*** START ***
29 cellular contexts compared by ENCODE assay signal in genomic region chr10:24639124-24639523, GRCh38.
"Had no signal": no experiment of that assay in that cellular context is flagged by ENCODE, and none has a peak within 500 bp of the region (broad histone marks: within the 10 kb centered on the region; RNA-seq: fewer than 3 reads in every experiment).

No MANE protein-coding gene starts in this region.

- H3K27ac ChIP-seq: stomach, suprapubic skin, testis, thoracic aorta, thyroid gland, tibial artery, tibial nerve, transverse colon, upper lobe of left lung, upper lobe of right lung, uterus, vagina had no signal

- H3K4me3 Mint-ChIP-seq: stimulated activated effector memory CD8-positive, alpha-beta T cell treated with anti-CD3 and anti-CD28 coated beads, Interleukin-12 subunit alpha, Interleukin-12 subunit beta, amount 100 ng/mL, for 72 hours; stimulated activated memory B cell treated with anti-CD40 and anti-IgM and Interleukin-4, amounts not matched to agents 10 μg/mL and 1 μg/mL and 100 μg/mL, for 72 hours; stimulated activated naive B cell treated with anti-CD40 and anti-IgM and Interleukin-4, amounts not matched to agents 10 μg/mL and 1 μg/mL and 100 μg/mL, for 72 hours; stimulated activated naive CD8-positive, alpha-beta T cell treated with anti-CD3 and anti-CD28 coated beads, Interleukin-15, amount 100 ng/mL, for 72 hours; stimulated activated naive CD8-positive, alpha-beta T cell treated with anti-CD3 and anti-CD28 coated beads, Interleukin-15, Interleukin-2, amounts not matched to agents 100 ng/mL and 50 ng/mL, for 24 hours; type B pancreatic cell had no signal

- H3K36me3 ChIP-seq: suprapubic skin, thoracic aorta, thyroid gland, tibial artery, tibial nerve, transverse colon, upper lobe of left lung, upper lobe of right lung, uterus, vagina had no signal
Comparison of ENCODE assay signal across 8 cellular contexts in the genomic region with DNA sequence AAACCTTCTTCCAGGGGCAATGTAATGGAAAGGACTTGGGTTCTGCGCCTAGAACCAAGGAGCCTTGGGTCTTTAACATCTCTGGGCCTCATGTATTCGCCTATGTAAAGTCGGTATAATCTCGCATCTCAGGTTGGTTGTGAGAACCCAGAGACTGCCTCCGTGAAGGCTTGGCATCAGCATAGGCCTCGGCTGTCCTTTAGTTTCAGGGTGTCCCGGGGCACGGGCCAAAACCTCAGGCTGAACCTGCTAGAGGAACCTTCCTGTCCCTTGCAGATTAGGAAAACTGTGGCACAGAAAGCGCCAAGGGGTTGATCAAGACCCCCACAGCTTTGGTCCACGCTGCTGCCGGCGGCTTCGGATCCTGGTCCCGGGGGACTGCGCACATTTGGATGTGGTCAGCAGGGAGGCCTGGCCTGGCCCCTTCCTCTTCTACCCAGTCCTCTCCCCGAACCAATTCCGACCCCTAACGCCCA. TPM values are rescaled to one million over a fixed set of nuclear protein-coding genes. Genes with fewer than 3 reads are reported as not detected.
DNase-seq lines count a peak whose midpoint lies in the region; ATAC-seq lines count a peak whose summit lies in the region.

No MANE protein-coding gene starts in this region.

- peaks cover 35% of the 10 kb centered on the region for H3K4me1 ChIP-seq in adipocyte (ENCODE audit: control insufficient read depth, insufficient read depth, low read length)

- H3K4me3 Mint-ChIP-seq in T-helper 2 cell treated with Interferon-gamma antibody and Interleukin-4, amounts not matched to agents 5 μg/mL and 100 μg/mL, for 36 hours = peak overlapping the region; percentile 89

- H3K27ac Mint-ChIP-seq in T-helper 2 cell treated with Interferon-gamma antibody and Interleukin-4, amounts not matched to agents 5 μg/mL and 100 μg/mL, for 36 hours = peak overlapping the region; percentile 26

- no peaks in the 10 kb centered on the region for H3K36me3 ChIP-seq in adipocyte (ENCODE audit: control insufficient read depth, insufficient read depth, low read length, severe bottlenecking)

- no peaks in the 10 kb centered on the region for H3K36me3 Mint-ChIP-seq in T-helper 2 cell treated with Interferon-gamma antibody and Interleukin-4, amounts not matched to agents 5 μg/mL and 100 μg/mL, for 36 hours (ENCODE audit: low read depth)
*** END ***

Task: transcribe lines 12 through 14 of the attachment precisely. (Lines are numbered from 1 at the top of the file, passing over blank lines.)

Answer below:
- H3K27ac Mint-ChIP-seq in T-helper 2 cell treated with Interferon-gamma antibody and Interleukin-4, amounts not matched to agents 5 μg/mL and 100 μg/mL, for 36 hours = peak overlapping the region; percentile 26

- no peaks in the 10 kb centered on the region for H3K36me3 ChIP-seq in adipocyte (ENCODE audit: control insufficient read depth, insufficient read depth, low read length, severe bottlenecking)

- no peaks in the 10 kb centered on the region for H3K36me3 Mint-ChIP-seq in T-helper 2 cell treated with Interferon-gamma antibody and Interleukin-4, amounts not matched to agents 5 μg/mL and 100 μg/mL, for 36 hours (ENCODE audit: low read depth)